Heart attackBELFIELD — Shortly before the Heart River football team began settling into their warm-up routines at Tuesday afternoon’s practice, assistant coach Mike Williams huddled the Cougars together to let them know their secret was out.
By: Dustin Monke, The Dickinson Press
BELFIELD — Shortly before the Heart River football team began settling into their warm-up routines at Tuesday afternoon’s practice, assistant coach Mike Williams huddled the Cougars together to let them know their secret was out.
It is only two weeks into the North Dakota high school football season and Heart River has already made a name for itself as one of the state’s most surprising teams. Today, they’re ranked No. 4 in the Class 1A poll.
Using a brilliant double-wing rushing attack, the Cougars have outscored their first two opponents 102-13.
Williams informed the team that opposing defenses are going to know exactly what’s coming at them now — and that the Cougars need to do exactly what they’ve been doing, with a few exceptions.
“We’ve just got to do little tweaks in our offense,” junior running back Seth Ewoniuk said. “They (opposing teams) just watch us on tape and they think they can guess which play we’re going to run. But we’re going to hope that’s not going to happen.”
Ewoniuk, all 5-foot-8, 135 pounds of him, has been the leader of Heart River’s ground game. He has rushed for 347 yards and seven touchdowns on 33 carries, an average of 10.5 yards each time he touches the ball.
He’s only the tip of the sword, too.
Junior running back Cole Hecker, who is about 5-8 and 140 pounds, has gained 247 yards on 18 carries and punched in five touchdowns. He averages 13.7 yards per carry.
Senior fullback Jordan Strecker, who at 6-2 and 215 pounds is fourth-largest player on the team’s Spartan-esque roster, has rumbled for 222 yards and a pair of touchdowns at an outstanding 15.9 yards per carry.
“It’s not that hard to run smaller kids over,” Strecker said with a laugh.
Combined, they have rushed for 816 yards and 14 touchdowns two victories, in a 39-6 season-opening win over Watford City and a 63-7 victory at Southern McLean in their Class 1A, Region 4 opener.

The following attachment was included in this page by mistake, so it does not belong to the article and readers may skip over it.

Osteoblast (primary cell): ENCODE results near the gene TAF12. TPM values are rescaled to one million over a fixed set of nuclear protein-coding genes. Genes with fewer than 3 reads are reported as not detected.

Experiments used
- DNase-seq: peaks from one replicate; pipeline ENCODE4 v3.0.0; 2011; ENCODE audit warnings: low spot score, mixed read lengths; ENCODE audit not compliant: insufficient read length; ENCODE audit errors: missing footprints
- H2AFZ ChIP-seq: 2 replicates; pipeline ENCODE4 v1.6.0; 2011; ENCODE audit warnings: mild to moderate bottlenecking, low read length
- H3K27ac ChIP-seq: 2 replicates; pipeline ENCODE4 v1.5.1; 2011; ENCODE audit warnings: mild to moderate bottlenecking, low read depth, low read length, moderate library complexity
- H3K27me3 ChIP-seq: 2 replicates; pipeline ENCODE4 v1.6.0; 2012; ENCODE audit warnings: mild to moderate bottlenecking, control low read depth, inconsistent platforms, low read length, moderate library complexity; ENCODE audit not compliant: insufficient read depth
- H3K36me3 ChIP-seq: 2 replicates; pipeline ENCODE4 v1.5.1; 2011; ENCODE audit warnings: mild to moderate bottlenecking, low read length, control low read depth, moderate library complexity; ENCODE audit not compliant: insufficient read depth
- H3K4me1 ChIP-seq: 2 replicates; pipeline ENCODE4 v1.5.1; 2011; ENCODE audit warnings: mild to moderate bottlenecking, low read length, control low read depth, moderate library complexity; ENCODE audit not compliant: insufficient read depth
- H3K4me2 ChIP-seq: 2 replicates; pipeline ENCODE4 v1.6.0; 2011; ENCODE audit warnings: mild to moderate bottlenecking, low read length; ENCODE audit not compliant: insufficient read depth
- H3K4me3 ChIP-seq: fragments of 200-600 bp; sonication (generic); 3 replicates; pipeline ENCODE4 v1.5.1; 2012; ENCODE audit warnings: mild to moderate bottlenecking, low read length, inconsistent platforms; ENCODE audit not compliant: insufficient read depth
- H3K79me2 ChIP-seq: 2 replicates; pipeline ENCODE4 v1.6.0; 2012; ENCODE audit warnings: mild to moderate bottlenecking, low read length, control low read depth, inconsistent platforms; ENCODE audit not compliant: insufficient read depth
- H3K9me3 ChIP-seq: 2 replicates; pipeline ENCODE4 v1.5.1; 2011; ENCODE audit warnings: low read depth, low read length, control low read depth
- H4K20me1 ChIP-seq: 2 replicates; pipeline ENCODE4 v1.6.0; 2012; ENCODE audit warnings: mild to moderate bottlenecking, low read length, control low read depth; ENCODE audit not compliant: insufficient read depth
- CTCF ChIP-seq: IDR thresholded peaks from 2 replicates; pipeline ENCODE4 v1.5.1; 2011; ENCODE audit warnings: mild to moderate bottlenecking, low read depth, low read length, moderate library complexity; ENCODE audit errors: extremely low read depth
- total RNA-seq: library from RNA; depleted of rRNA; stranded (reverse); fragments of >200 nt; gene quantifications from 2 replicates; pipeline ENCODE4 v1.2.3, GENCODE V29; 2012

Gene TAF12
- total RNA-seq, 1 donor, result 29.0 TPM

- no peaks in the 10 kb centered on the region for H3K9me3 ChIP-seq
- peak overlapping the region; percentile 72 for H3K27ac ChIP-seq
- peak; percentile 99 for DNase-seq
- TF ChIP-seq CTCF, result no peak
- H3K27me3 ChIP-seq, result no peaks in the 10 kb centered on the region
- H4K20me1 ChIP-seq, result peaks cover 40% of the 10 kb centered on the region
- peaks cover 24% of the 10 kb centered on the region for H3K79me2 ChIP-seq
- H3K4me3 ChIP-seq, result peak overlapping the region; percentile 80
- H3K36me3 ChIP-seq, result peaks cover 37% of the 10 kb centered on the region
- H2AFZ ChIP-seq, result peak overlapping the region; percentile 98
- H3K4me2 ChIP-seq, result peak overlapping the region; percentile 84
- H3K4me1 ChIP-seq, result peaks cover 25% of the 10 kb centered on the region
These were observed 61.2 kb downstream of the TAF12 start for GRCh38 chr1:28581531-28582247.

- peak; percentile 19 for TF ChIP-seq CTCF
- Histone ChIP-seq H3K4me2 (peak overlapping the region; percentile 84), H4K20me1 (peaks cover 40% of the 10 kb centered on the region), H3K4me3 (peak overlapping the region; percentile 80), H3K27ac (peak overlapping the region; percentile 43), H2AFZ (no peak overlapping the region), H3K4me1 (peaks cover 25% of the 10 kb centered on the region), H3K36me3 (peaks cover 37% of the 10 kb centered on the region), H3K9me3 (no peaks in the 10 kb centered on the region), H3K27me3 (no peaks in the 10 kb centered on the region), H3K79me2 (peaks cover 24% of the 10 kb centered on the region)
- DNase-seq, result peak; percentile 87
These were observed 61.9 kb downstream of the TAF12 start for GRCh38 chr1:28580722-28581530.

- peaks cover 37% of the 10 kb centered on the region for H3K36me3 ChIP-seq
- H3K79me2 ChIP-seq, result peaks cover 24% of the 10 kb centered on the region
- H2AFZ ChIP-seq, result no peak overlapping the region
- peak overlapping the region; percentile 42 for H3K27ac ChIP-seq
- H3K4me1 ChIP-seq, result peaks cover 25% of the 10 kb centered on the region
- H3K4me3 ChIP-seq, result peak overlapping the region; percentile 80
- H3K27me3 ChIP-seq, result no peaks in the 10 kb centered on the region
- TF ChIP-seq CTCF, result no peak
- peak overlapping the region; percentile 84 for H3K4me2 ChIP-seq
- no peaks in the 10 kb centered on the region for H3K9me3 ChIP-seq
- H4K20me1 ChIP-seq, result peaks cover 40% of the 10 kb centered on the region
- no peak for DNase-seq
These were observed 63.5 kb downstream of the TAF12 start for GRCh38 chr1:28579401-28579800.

“It’s an awesome feeling for Jordan to pound the defense and wear them down, and then Hecker and I just use our speed and get the outside because they’re already watching Strecker,” Ewoniuk said.
With a veteran backfield — all three running backs and senior quarterback Jarek Haverluk are returning starters — Heart River head coach Dave Hendrickson has been able to expand the Cougars’ playbook a bit.
“Their attitude is absolutely excellent,” Hendrickson said. “The neat thing is they pick things up. I’m not exaggerating, we’ve tripled our offense just by number of plays and being able to do more. That makes it more difficult on the defenses.”
However, it has also made things more challenging for an offensive line that is learning as it goes, which on this team is breakneck pace.
The Cougars returned only junior Mitch Krebs on the offensive line. He made the switch from guard to center this season.
Krebs is joined by senior J.J. Wilkinson, juniors Riley Obrigewitch and Cole Hlebechuk and sophomore Seth Obritsch.
Wilkinson and Hlebechuk were running backs last season.
“There’s not much glory in being a lineman. You don’t read your name in the paper — and these guys would have been good running backs,” Hendrickson said. “But, they moved into the offensive line with no gripping about it. That was nice.”
They’re also all steadily improving every day, Hendrickson added, saying the Cougars constantly work on blocking.
“The most difficult thing in football is blocking,” he said. “Anybody if you’ve got a little bit of savvy can tackle, and if you’ve got a little bit of speed, you can run and catch the ball. But that’s the thing we’ve got to learn how to do, is block. We spend a lot of time with blocking.”
Blocking will be key when the Cougars host Grant County-Flasher in a Region 4 game at 7 p.m. Friday at the Belfield Football Field.
The Cougars might even throw a little wrinkle into their game plan and get Haverluk, a third-year starter, more involved with the passing game in an effort to overcome the Storm’s large defensive front.
“We’ve got to get that going,” Hendrickson said of the Cougars’ passing game. “If you get eight, nine people inside the box, they’re going to stop our running game. We’ve got to develop a passing game.”